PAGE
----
After years of requesting and then demanding speed bumps to slow down cars zooming through Paterson Street, city resident Donald Lynch is expected to get a speed hump next week, according to mayor Jose “Joey” Torres and public works director Manny Ojeda.
Lynch said he was told the traffic calming measure was in the works for the past two months. He said he received a call from the public works director telling him installation is expected to be on May 22nd, 2017.
“I’m very happy. People use this as a speed way. It doesn’t make sense,” said Lynch, 75, on Friday afternoon. He lives at the Triangle Village and has witnessed the difficulties seniors, students, and children have had in crossing the street while cars speed through Paterson Street to get to River Street.
“It’s all the time,” added Yuri Fujita, secretary for the Our Lady of Victories Roman Catholic Church, speaking of speeding vehicles. She said sometimes parents pushing strollers risk being hit by cars while crossing at the intersection of Fair and Paterson Streets.
Lynch, who has lived in the Silk City for 66 years after moving from North Carolina, said, in the summer children from the apartments play outside and dodge cars to retrieve their balls when it lands in the roadway.
“They won’t even stop at the white lines,” said Lynch mentioning a crosswalk that has a stop post urging motorists to halt for pedestrians. “This street is like a death trap,” said Lynch. He constantly complained about the speeding problem on his street at City Council meetings.
Lynch says mayor Jose “Joey” Torres promised him speed bumps on his street during National Night Out in 2014. He badgered the mayor’s administration for the past almost three years for speed bumps invoking the promise.
Law director Domenick Stampone on numerous occasions gave him the same explanation. He would tell Lynch the city can install speed humps only if the volume of cars going through a stretch is fewer than 3,000 vehicles per day.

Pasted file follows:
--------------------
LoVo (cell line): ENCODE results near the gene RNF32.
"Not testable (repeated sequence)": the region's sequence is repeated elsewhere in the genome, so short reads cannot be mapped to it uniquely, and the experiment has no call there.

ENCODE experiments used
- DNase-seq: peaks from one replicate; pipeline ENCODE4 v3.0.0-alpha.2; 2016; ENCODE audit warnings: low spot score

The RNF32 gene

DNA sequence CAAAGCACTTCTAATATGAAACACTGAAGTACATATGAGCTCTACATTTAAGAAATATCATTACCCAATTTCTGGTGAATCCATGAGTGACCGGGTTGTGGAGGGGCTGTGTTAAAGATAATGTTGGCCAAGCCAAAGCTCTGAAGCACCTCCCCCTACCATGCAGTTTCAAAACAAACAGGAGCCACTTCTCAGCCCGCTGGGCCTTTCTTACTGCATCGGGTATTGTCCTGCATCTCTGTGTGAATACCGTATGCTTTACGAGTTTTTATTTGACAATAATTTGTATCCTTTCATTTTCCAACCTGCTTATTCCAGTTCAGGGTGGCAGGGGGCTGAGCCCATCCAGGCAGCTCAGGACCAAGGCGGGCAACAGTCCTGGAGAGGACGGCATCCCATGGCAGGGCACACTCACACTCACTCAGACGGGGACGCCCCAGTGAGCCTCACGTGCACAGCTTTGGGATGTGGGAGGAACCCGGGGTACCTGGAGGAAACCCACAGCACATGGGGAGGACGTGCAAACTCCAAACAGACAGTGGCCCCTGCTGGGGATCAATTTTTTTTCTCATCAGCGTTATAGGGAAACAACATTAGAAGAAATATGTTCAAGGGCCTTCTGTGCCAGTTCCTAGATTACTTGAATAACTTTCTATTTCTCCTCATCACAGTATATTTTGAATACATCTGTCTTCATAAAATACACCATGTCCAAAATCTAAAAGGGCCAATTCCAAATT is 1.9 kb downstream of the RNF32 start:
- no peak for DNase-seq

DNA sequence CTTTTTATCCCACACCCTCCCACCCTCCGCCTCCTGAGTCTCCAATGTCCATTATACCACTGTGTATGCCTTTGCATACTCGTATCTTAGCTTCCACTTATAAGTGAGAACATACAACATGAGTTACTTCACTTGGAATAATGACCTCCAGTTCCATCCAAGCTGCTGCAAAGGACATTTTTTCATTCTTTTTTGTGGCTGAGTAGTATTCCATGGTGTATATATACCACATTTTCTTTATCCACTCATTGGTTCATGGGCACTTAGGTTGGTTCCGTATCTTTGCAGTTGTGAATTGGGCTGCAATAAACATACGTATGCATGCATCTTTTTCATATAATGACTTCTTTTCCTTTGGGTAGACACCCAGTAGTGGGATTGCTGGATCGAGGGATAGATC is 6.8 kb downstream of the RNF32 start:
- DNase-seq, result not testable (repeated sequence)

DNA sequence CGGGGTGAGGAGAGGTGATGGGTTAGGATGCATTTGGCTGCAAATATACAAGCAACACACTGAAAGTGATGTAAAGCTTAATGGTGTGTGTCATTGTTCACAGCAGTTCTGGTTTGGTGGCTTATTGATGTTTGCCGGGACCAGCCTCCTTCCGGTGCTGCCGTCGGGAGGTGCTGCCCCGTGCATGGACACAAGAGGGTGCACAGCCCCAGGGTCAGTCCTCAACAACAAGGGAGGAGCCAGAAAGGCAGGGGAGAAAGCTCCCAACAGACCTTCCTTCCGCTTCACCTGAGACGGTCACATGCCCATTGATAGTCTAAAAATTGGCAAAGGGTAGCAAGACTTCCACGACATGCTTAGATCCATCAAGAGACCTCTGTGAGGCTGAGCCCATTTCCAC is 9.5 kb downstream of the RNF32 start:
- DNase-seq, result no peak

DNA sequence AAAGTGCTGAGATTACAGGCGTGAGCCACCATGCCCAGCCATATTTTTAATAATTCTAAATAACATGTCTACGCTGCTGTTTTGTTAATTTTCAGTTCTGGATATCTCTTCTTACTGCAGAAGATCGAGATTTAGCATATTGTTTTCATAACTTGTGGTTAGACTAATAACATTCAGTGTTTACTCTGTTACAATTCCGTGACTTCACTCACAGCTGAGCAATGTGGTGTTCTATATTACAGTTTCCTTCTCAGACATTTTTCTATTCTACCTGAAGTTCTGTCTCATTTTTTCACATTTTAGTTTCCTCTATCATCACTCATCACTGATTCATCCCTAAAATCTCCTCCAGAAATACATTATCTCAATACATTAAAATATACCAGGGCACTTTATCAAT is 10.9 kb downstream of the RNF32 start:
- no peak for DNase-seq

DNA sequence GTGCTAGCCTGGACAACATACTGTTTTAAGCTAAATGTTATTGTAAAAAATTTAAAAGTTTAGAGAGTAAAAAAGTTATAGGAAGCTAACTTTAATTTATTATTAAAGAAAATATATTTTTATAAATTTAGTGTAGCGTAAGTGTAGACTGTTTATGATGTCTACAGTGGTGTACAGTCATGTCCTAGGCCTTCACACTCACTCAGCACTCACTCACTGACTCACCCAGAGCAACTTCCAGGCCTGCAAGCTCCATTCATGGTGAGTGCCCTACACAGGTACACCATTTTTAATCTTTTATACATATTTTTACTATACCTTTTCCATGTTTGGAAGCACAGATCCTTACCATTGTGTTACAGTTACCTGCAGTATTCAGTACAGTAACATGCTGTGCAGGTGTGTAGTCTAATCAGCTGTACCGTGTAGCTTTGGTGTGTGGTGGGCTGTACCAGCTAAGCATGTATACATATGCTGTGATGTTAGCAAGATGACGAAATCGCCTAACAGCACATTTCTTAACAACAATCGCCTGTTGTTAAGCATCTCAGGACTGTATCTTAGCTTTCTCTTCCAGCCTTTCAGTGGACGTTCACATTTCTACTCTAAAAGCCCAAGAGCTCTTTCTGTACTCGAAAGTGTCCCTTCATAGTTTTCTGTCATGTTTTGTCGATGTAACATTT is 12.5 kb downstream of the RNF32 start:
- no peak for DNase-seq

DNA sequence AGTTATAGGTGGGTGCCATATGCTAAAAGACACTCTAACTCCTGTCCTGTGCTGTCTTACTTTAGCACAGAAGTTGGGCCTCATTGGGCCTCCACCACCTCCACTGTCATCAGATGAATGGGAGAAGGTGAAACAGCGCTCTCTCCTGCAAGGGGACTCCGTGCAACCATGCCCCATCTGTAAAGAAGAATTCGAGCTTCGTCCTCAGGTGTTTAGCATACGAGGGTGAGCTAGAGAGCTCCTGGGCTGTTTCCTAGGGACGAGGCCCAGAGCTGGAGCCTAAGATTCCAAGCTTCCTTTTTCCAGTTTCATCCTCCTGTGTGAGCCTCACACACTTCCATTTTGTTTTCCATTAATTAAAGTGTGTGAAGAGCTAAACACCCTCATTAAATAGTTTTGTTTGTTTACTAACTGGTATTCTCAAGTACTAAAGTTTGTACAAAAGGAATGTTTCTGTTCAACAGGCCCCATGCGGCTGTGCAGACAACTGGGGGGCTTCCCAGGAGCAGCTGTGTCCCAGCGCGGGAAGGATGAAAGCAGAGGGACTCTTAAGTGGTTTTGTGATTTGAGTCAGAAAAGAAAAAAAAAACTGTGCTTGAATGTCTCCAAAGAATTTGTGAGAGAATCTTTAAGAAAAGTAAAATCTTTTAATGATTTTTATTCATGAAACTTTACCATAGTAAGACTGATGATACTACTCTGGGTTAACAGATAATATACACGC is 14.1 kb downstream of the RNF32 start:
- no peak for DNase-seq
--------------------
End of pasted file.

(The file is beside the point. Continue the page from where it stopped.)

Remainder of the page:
“Corporate law was making excuses,” remarked Lynch (pictured). Stampone though was merely reading the New Jersey speed hump law. Torres last week at his second town hall meeting said a traffic study had to be conducted prior to installing speed humps on any streets.
“This is Route 80,” added Lynch’s neighbor who declined to give her name. She said she has lived on Paterson Street for 27 years. “It’s about time,” she said when told her block may soon get a speed hump.
Ojeda said the city will install one speed hump on Paterson Street. Traffic engineer Hongchao Yu said the speed hump will go at the designated crosswalk on Paterson Street. He said it will be what’s called a speed table or raised crosswalk.
Torres said this is the first time in decades the city is putting up a speed hump. “We never did it in Paterson,” said Yu, who has been working for the city since 1990. “We receive a lot of requests.”
There’s a reason for not installing speed humps. For example, during the winter speed humps require snow plows to make adjustments. There’s also cost for speed humps. Yu said the cost for the Paterson Street hump is $7,000.
Lynch said he hoped the city would install three speed bumps. He said he wants the city to install signage at the location warning motorists of the speed hump. Although his neighbors have been complaining about speeding cars, none of them have done much to address the issue.
The neighbors often complain to him when he speaks to them, said Lynch. He is well-known by residents who live in the vicinity of the apartment complex.
When asked about the timing of the speed hump installation, seven months before the 2018 mayoral campaign, Lynch appeared indifferent. He said all he cared about was that it was finally happening.
Some years ago, Lynch lobbied to turn the narrow, tree dotted street into a one-way, he said. Neighbors were waking up to find their car’s side mirror broken or vehicle damaged, he said. As the city addresses the speeding problem, Lynch has set his target on trucks.
“They don’t pay no mind at all,” said Lynch as a dozen or so large trucks passed through the roadway heading towards River Street. He reckons some of those trucks are over four tons in weight – there’s a sign on the street that prohibits vehicles over four-ton to use the roadway.
Lynch claims those trucks are breaking local law by going through Paterson Street. He has been promised better enforcement, but has yet to see it. He appeared content with his small victory in making his street – Paterson Street – a much safer road to cross for seniors and children.
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This report was updated on May 16th 2017 at 11:15 a.m.